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QRS axis

11 bytes removed, 23:02, 16 January 2010
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[[Image:hart_axis.png|thumb]]
<flashow>http://nl.ecgpedia.org/images/b/bc/Normal_SR_vector.swf|height=300px</flashow>
When you average all electrical signals from the heart, you can indicate the direction of the average electrical depolarization with an arrow (vector). This is the heart axis. Especially a A change of the heart axis or an extreme deviation can be an indication of pathology.
*Positive (the average of the QRS surface above the baseline) QRS deflection in lead I: the electrical activity is directed to the left (of the patient)
*Positive QRS deflection in lead AVF: the electrical activity is directed down.
This indicates a normal heart axis. Usually, these two leads are enough to diagnose a normal heart axis!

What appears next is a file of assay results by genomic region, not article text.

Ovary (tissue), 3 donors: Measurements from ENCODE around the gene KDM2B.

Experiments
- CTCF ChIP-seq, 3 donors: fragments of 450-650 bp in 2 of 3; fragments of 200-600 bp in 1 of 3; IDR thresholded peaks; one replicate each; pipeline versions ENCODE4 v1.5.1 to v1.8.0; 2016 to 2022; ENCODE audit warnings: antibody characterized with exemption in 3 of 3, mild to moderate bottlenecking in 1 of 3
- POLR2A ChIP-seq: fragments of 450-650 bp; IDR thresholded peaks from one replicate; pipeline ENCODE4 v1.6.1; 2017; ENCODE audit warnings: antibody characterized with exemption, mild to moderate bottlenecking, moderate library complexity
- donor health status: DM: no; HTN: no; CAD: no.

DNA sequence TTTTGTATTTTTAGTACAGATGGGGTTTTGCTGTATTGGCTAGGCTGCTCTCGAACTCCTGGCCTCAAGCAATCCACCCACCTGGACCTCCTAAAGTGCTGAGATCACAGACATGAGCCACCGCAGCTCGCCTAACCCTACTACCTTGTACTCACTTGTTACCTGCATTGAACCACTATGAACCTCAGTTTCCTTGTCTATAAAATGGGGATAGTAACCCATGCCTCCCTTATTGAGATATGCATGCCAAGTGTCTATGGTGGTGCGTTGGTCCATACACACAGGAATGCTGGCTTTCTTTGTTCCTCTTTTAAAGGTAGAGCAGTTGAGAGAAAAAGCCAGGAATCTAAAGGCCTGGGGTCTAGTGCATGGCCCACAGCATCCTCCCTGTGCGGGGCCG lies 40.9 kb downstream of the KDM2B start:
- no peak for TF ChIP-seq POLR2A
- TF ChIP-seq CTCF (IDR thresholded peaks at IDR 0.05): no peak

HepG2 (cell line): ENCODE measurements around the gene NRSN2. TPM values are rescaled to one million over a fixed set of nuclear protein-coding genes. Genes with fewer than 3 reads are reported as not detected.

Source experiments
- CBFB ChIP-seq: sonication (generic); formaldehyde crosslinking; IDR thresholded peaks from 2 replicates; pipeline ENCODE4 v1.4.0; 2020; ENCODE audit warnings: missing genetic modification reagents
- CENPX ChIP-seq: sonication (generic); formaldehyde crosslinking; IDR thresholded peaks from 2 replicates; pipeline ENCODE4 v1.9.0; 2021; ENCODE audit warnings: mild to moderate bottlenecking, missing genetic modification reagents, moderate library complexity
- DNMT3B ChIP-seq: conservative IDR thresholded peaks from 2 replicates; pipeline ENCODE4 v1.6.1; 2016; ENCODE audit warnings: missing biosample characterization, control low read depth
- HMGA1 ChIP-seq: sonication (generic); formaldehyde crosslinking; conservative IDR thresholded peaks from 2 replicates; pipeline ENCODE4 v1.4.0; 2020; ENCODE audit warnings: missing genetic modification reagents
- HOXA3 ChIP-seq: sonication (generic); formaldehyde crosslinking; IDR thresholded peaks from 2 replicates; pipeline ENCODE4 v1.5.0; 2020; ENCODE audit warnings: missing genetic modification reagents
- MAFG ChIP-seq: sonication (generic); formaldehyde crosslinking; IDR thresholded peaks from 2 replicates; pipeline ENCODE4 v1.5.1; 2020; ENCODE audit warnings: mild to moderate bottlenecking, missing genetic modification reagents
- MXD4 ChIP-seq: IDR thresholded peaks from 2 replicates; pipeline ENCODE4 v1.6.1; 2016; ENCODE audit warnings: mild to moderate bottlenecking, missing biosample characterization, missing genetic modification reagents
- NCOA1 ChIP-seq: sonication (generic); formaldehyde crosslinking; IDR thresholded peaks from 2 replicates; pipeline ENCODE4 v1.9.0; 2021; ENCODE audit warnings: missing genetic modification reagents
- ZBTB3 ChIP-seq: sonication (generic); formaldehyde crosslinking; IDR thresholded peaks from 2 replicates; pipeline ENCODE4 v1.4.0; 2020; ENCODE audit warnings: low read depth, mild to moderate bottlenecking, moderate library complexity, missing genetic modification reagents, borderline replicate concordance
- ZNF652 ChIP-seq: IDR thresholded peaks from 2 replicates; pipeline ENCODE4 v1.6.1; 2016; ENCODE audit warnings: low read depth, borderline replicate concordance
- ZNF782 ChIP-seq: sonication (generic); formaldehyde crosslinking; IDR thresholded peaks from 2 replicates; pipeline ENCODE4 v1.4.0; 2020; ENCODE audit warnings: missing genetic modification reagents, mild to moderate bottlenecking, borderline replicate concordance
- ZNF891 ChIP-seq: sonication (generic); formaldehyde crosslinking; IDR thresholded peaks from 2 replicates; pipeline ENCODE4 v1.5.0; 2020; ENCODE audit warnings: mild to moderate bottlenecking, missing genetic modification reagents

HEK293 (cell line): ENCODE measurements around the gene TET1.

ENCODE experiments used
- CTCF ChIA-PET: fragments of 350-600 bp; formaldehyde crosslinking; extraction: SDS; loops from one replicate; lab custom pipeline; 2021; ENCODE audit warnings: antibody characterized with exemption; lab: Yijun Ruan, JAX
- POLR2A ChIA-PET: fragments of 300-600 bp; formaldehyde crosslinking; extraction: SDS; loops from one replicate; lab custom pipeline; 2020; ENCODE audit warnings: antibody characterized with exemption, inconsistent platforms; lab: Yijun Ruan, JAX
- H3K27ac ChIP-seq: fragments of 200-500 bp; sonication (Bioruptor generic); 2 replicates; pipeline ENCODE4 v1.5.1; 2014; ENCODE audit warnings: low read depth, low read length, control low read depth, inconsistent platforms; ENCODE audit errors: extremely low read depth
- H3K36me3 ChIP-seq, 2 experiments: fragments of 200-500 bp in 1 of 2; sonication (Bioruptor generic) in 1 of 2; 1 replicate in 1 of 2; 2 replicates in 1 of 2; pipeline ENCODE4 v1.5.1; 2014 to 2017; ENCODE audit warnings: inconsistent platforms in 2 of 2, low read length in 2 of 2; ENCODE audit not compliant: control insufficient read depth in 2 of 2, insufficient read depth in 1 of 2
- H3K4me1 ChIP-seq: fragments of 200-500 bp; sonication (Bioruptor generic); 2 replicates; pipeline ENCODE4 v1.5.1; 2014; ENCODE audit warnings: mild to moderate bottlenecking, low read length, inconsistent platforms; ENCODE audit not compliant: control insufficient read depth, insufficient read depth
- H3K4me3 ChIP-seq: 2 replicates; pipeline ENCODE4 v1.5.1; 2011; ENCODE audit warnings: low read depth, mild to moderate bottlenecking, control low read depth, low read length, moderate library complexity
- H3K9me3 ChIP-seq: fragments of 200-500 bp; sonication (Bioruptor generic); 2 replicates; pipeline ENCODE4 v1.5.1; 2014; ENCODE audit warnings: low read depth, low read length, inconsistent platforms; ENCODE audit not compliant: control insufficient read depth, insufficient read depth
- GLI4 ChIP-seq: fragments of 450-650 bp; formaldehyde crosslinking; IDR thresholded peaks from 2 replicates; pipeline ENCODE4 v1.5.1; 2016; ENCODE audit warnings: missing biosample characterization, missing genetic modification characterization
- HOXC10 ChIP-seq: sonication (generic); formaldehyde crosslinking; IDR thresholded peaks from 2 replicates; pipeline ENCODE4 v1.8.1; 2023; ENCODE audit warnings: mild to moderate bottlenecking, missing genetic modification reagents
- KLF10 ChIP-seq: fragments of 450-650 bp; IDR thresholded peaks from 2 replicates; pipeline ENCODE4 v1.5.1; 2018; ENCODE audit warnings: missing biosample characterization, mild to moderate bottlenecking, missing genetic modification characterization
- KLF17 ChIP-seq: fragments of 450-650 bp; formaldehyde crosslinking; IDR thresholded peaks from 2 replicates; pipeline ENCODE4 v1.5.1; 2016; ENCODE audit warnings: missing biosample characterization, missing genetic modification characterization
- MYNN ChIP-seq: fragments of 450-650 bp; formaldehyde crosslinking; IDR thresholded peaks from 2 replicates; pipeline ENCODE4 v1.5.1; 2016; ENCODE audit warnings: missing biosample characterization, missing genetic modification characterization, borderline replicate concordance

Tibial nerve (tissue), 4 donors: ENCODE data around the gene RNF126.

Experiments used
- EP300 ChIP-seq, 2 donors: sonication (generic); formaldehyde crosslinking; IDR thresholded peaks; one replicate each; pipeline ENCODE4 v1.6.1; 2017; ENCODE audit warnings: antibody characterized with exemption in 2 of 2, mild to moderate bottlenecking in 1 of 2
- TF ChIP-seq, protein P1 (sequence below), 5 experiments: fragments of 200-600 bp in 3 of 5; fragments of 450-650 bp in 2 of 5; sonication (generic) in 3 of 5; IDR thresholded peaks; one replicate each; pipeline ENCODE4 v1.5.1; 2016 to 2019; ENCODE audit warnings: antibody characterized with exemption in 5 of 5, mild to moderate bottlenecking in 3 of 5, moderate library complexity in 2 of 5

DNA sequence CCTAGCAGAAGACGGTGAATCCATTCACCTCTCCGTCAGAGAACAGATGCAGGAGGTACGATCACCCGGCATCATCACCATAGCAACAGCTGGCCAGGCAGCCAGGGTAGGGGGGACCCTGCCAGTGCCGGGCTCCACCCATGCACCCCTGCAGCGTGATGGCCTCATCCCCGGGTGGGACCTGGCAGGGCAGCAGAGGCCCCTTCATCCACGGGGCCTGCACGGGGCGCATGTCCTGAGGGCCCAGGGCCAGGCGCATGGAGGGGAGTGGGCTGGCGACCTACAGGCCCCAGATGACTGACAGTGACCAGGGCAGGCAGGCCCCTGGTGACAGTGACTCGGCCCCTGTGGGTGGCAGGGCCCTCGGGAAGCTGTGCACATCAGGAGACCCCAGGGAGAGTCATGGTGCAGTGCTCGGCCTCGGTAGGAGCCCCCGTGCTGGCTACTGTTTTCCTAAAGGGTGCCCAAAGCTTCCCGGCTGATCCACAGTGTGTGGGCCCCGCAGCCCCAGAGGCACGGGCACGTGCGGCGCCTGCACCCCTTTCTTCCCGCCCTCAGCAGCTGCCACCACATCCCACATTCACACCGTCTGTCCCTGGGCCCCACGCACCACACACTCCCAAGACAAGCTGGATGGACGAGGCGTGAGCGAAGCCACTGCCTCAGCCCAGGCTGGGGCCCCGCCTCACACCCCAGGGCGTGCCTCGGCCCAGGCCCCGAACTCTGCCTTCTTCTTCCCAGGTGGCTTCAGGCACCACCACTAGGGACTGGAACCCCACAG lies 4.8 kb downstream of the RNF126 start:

The largest vector in the heart is from the AV-node in the direction of the ventricular depolarization. Under normal circumstances, this is directed left and down.(towards leads I and AVF). The position of the QRS vector is given in degrees. See the figure, . In the middle of the figure is the AV-node. A horizontal line towards the left arm is defined as 0 degrees.
A normal heart axis is between -30 and +90 degrees.
====Interpretation====
The interpretation of the electrical heartaxis heart axis has a few rules of thumb:
* First, when a positive depolarization wave moves towards a positive electrode, a positive, upwards deflection is registered on the ECG.
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